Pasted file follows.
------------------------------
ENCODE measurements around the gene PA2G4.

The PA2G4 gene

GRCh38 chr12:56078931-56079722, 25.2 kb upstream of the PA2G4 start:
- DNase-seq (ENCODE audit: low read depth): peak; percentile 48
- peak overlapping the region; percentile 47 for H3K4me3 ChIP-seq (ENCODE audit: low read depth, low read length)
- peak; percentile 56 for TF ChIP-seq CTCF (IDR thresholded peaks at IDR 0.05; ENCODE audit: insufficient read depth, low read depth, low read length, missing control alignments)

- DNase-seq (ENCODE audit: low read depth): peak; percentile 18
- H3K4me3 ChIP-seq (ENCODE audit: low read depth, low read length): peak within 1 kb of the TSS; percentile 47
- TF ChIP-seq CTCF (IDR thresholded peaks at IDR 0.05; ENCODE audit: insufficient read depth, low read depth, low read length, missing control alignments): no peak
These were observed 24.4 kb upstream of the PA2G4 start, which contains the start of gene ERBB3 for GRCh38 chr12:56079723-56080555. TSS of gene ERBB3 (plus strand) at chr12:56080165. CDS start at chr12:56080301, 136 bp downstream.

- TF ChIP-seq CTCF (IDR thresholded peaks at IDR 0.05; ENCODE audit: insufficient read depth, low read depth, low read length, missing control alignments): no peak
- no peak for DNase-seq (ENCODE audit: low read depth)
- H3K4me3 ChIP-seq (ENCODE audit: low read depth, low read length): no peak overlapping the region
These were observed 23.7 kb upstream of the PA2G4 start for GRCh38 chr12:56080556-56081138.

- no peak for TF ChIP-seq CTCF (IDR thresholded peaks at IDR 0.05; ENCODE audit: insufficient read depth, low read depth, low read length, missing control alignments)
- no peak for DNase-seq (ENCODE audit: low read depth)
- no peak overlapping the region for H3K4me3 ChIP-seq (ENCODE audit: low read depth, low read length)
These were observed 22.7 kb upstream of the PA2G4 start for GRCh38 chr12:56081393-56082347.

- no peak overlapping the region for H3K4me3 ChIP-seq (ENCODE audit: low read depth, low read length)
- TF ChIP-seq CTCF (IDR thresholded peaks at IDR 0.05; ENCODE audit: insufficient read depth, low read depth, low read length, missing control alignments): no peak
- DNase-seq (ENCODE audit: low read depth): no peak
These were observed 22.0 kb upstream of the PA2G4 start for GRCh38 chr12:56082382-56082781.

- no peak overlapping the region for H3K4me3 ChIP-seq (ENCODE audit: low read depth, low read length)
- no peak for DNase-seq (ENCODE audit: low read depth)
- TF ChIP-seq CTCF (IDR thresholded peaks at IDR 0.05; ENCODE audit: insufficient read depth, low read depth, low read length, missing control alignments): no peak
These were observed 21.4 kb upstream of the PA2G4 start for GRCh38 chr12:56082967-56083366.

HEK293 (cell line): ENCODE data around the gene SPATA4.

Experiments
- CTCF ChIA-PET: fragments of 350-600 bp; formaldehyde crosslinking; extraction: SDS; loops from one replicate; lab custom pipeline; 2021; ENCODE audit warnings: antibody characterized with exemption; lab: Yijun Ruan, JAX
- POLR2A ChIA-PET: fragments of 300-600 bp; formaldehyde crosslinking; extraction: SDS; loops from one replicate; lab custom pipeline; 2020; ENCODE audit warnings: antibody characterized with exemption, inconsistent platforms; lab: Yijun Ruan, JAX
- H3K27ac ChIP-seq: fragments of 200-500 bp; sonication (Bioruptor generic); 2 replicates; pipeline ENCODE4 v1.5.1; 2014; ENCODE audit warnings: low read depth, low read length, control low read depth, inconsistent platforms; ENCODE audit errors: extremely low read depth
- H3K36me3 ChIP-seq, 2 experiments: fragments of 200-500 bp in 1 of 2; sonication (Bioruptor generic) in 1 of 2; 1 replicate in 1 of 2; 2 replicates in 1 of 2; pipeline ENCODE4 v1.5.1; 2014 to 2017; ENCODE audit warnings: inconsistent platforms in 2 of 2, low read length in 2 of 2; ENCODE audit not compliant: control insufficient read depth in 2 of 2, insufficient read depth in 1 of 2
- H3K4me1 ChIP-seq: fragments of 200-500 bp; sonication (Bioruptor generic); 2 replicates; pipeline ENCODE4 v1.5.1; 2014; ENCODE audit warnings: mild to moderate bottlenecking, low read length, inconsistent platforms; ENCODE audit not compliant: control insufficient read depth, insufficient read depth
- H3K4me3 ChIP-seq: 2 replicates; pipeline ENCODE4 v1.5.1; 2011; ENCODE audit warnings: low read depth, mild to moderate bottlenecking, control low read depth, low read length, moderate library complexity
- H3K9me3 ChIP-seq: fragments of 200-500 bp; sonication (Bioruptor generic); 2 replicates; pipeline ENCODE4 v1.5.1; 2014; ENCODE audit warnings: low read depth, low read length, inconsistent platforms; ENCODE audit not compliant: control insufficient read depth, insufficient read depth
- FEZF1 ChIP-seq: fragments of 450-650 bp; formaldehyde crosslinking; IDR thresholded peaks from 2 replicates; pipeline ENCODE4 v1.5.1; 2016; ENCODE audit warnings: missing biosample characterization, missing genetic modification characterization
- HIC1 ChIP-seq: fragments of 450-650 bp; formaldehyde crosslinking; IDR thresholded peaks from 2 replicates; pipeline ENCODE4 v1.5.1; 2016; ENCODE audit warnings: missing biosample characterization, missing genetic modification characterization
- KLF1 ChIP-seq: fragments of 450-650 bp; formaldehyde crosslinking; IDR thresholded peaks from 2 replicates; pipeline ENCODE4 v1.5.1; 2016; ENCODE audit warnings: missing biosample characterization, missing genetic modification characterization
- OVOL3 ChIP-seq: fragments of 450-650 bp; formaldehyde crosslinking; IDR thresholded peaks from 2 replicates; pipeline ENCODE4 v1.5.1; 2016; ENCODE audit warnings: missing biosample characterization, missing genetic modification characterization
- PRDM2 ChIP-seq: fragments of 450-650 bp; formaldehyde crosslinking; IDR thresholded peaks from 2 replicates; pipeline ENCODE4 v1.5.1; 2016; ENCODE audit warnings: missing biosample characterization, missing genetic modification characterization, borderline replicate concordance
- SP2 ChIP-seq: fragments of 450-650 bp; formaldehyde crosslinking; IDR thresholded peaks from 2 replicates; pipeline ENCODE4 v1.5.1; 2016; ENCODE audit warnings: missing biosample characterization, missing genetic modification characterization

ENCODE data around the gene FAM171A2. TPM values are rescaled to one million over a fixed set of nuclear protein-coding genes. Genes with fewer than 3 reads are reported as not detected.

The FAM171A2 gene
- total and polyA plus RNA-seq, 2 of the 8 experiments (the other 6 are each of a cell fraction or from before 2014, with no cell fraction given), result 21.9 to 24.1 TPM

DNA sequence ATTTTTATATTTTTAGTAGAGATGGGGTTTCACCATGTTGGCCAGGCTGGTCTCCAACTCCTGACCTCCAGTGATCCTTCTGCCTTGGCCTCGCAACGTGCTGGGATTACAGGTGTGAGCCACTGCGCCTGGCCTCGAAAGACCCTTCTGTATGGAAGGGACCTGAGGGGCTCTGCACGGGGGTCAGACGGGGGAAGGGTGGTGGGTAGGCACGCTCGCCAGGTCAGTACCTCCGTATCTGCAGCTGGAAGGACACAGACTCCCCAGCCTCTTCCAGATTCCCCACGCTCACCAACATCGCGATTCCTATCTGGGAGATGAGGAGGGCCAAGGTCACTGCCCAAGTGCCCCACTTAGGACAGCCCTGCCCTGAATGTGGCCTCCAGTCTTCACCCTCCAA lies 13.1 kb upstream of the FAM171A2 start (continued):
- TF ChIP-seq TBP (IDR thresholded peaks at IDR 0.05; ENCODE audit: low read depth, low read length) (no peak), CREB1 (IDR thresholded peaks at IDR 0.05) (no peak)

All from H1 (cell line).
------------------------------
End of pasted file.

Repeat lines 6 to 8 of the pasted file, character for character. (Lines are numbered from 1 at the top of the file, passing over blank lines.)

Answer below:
- peak; percentile 56 for TF ChIP-seq CTCF (IDR thresholded peaks at IDR 0.05; ENCODE audit: insufficient read depth, low read depth, low read length, missing control alignments)

- DNase-seq (ENCODE audit: low read depth): peak; percentile 18
- H3K4me3 ChIP-seq (ENCODE audit: low read depth, low read length): peak within 1 kb of the TSS; percentile 47